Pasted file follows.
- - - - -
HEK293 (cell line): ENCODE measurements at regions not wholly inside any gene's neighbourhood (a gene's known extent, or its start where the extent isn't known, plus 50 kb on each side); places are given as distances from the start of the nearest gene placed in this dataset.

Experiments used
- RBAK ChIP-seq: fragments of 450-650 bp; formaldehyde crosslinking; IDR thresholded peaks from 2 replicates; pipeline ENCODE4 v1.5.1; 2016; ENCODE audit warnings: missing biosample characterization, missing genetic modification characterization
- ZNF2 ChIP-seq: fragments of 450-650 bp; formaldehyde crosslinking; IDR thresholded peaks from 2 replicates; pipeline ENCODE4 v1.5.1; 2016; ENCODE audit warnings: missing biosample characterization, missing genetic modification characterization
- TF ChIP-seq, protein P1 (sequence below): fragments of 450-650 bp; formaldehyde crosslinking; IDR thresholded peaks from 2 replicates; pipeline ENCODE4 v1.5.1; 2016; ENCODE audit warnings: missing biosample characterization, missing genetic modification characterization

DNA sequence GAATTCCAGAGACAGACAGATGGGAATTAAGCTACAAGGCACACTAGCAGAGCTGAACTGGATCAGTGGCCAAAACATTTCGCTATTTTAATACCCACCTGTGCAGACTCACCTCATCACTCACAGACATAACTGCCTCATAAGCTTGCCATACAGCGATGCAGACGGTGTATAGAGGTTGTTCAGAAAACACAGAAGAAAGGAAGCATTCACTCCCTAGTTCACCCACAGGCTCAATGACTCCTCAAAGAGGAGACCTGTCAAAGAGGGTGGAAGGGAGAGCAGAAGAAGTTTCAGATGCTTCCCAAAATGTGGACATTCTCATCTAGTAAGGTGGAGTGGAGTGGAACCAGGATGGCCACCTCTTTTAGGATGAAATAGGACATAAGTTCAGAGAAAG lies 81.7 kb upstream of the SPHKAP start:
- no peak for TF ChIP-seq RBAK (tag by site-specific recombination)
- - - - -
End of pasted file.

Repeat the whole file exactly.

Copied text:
HEK293 (cell line): ENCODE measurements at regions not wholly inside any gene's neighbourhood (a gene's known extent, or its start where the extent isn't known, plus 50 kb on each side); places are given as distances from the start of the nearest gene placed in this dataset.

Experiments used
- RBAK ChIP-seq: fragments of 450-650 bp; formaldehyde crosslinking; IDR thresholded peaks from 2 replicates; pipeline ENCODE4 v1.5.1; 2016; ENCODE audit warnings: missing biosample characterization, missing genetic modification characterization
- ZNF2 ChIP-seq: fragments of 450-650 bp; formaldehyde crosslinking; IDR thresholded peaks from 2 replicates; pipeline ENCODE4 v1.5.1; 2016; ENCODE audit warnings: missing biosample characterization, missing genetic modification characterization
- TF ChIP-seq, protein P1 (sequence below): fragments of 450-650 bp; formaldehyde crosslinking; IDR thresholded peaks from 2 replicates; pipeline ENCODE4 v1.5.1; 2016; ENCODE audit warnings: missing biosample characterization, missing genetic modification characterization

DNA sequence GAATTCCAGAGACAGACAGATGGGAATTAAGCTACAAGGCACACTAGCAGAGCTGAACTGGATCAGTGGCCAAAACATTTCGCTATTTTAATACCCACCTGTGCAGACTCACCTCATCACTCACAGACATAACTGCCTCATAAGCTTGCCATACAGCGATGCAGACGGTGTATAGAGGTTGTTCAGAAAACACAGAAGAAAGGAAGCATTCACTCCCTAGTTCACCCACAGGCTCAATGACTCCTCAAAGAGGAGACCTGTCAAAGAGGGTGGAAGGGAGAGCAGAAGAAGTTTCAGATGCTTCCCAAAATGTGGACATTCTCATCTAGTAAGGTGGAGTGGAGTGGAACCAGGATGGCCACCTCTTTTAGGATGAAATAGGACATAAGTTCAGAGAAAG lies 81.7 kb upstream of the SPHKAP start:
- no peak for TF ChIP-seq RBAK (tag by site-specific recombination)